The Cabinet Office published its annual Transformational Government Progress Report, last week. It has produced this useful poster to highlight examples of progress made in 2008. I do think that last year saw some real progress, but I am by no means convinced that progress is yet sustainable.
Government Connect finally delivered, thanks to very robust programme management, with strong support from Socitm and the LGA, and considerable goodwill from Local Authorities despite proscribed timescales being completely out of kilter with their budgetary planning constraints, and frequent problems of contradictory and inconsistent technical advice.
The Public Sector Network tantalises with the promise of genuinely transformative infrastructure to join-up the whole of the public sector, but I already have concerns about resourcing and whether the opportunity is realisable in the absence of clear vision and demonstrable commitment to provide the level of resourcing that’s required.
Although late, Contact Point is now operational, and good progress is being made with Employee Authentication Services, but had we started with a vision and strategy, I think we could have made things rather easier for ourselves.
Transformational Government strategy must be guided by an over-arching vision of public sector security, enabling role-based access to services across a single public sector infrastructure.
The other key lesson, I think, is – if something’s worth doing, it’s worth doing well and you must stick with it. I really like the idea of the “Dragon’s Den” approach to seeking innovation and ensuring good ideas are taken-forward.
“Monitoring the situation to see that the plan maintains momentum and making sure it’s implemented on the frontline” is vital; the reality, to date, has been that there has been no commitment to nourish and sustain new ideas, and it seems Government bores quickly if radical results aren’t immediately delivered.
Hence we have seen ideas like “Tell Us Once” hailed in the Transformational Government Report, and also cited as innovation in the Innovators Council announcement, recycled time and again in different guises.
Although Martin Read is worried whether there is the political will to carry-through the reforms proposed in the Operational Efficiency Programme report, also published last week, I worry that it will, and that will put the Kibosh on sustainable transformation of Government services.
There’s a lot of common sense in the report but I do worry about the approach to execution of the recommendations. We can’t afford to be led by hype, assume that one size fits all, top slice budgets or realise all the savings without making the investments, or that will inevitably derail transformational government.
The commitment by Socitm to engage with Government, to be “inside the camp” lobbying for effective policy is, I am convinced, the right one.
I was therefore pleased that Martin Ferguson, our new Head of Policy (although he doesn’t start formally until 1st June) led a session to start planning our response to the OEP at Monday’s Socitm Futures meeting held in Siemens offices in the Old Bailey. We split into pairs to discuss ideas, then captured them on a flip-chart back in plenary. I’ll provide a summary within the next few days.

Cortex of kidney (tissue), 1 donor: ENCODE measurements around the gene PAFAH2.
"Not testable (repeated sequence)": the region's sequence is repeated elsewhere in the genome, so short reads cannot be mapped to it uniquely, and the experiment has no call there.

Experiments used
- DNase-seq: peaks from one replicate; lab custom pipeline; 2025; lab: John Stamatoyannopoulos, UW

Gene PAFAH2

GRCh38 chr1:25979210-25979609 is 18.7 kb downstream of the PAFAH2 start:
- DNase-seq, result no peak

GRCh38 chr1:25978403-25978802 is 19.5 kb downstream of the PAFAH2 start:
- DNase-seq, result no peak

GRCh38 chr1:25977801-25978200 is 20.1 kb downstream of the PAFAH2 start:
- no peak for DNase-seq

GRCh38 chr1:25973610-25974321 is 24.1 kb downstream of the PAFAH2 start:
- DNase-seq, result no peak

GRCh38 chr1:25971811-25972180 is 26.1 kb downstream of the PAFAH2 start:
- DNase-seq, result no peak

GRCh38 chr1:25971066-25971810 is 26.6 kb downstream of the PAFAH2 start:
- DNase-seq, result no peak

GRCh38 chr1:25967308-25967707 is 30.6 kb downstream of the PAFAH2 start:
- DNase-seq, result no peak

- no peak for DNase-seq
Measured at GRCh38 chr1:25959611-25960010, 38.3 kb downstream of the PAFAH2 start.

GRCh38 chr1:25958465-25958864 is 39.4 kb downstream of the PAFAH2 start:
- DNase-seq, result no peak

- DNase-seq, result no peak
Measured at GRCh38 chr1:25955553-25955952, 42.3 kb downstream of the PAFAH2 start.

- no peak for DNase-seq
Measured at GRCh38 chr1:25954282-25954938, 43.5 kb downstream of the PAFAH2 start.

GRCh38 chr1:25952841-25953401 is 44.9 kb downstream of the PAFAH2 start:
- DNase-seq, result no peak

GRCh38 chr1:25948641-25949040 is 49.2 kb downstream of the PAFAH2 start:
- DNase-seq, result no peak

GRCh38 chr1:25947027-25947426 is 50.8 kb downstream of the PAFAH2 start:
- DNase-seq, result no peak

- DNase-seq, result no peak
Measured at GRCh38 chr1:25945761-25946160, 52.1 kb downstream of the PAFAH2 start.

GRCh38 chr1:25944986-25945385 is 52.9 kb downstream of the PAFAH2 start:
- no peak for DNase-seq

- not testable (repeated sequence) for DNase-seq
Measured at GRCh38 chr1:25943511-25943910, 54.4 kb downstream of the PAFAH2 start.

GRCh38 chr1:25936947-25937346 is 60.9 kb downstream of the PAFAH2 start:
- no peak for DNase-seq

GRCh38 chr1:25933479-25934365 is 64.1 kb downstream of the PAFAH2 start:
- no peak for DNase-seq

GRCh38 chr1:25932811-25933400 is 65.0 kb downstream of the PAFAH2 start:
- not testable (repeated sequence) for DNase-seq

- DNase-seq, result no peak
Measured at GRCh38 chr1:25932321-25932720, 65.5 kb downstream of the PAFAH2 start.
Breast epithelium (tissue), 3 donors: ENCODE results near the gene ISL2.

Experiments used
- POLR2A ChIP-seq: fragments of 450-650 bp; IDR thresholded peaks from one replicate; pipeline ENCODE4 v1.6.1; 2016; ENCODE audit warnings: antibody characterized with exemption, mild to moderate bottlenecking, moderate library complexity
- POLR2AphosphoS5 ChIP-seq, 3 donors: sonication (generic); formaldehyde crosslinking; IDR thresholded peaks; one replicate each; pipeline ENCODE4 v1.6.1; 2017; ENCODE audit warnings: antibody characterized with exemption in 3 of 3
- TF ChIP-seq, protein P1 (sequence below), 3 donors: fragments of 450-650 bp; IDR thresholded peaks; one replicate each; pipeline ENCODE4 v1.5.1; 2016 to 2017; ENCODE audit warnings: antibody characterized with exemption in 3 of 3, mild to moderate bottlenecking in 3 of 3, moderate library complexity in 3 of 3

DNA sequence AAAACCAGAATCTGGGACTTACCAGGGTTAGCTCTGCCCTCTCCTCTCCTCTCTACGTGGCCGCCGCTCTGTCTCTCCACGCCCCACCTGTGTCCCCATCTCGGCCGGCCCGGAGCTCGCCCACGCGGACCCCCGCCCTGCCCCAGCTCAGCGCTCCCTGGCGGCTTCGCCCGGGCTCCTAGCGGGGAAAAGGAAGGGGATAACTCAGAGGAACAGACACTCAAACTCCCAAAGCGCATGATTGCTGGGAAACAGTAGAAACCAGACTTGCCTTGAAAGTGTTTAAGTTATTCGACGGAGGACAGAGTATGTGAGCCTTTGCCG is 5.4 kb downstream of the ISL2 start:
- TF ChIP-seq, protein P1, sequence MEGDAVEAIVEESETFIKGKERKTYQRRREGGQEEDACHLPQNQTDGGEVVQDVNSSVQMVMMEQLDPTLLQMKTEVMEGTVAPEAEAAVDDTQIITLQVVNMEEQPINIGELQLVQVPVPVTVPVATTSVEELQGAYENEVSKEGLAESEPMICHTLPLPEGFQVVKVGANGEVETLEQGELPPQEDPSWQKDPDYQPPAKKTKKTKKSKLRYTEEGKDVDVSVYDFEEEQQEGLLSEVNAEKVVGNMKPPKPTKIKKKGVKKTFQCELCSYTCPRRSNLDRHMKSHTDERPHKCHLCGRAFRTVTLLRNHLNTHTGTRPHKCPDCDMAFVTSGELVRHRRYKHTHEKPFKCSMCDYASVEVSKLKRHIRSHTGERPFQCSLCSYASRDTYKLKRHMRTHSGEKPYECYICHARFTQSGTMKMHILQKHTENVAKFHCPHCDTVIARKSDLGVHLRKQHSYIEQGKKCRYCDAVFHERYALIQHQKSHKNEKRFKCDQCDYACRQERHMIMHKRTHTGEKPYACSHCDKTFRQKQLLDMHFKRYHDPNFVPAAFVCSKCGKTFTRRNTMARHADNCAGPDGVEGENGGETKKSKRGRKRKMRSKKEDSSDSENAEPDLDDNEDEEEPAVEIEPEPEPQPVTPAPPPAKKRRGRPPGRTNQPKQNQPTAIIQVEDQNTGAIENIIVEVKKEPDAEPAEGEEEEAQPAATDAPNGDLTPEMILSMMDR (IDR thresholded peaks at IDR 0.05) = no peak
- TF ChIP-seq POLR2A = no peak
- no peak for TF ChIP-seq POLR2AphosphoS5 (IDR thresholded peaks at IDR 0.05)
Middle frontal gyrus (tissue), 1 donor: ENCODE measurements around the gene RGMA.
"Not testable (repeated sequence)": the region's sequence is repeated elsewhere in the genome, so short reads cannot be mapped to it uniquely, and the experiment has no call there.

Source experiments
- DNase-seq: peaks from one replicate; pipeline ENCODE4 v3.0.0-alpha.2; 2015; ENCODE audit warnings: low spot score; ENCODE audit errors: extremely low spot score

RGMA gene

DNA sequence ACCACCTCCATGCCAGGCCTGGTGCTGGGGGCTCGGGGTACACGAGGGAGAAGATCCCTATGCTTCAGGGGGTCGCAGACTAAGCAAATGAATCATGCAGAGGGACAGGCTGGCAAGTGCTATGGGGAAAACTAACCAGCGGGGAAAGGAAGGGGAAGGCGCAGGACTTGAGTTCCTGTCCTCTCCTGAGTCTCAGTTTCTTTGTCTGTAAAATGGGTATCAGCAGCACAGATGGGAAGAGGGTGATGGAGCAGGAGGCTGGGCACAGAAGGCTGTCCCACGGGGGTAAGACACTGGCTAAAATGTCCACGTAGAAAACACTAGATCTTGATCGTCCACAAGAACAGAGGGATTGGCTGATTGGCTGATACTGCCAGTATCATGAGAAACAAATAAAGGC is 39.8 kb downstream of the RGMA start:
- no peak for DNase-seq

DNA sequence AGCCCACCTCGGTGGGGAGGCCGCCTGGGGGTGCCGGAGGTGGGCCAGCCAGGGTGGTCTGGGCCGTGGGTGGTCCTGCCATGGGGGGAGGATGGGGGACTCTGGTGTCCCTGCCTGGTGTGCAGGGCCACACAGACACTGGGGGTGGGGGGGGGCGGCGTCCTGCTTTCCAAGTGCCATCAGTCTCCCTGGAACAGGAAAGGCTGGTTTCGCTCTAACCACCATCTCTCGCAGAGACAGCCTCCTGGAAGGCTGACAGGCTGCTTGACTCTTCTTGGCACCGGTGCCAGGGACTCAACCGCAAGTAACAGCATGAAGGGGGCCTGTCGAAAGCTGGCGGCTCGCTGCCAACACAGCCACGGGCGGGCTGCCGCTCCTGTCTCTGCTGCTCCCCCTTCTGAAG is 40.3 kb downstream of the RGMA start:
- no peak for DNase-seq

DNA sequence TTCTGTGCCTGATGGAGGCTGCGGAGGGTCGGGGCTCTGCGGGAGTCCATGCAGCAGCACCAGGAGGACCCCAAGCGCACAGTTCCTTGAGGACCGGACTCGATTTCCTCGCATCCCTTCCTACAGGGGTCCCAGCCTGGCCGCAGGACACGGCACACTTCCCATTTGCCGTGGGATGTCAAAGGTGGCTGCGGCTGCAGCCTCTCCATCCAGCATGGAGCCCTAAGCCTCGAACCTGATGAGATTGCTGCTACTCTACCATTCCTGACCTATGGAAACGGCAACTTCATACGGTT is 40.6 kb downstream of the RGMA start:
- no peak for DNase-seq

Craig Pollard, of Siemens, presented on the NPIA (National Policing Improvement Agency) Identification and Access Management contract won by our hosts. The contract is effectively in two lots – the first providing the central service, and the second the access framework to appropriately connect all other stakeholders.
There will be a single route to access any of the 20+ applications, which include the new Police National Database, ensuring that all access is fully audited. It will be possible to search across all the applications and, ultimately, across all local intelligence systems to provide aggregated results.
Colleagues’ main concerns and questions were around the fit with emerging national infrastructure and, of course, PSN.
We were advised that it will work with other security infrastructure, but provide an additional authentication overlay to ensure it isn’t possible to bypass the central logging and auditing. We agreed this is something we need to keep an eye on; here, again, clarity is required within an overall Information Assurance vision.
Paul Davidson, from Sedgemoor District Council and LeGSB, presented the approach that Sedgemoor has taken to the development of an Information Asset Register (IAR).
Few public sector organisations yet have anything that could reasonably described as an IAR, but it’s a logical requirement stemming from information reuse regulations and the Power of Information Taskforce as well, of course, as good housekeeping and the facilitation of corporate knowledge management – so well done to Sedgemoor for a very constructive and realistic approach.
Richard Quarrell from “Psiphon” attended and, in the afternoon, we discussed how “Psikey”- which is aimed at automating the production of a basic IAR – might work, and could align with the requirements identified by Paul. The planned pilot, by a number of Socitm member organisations, will take place over the next three weeks.
On Tuesday, Glyn Moody and Mark Taylor again visited to further our review of Newham’s ICT infrastructure with a view to proposing how the same can be achieved using non-proprietary technology.
This time I’d arranged for Chris Losch to join us as my technical adviser. We spent a couple of hours in quite enjoyable discussion, and I have come to understand some of their points of view – not at all fanatical – but still doubt they’ll be able to convince me of realistic alternatives for Newham.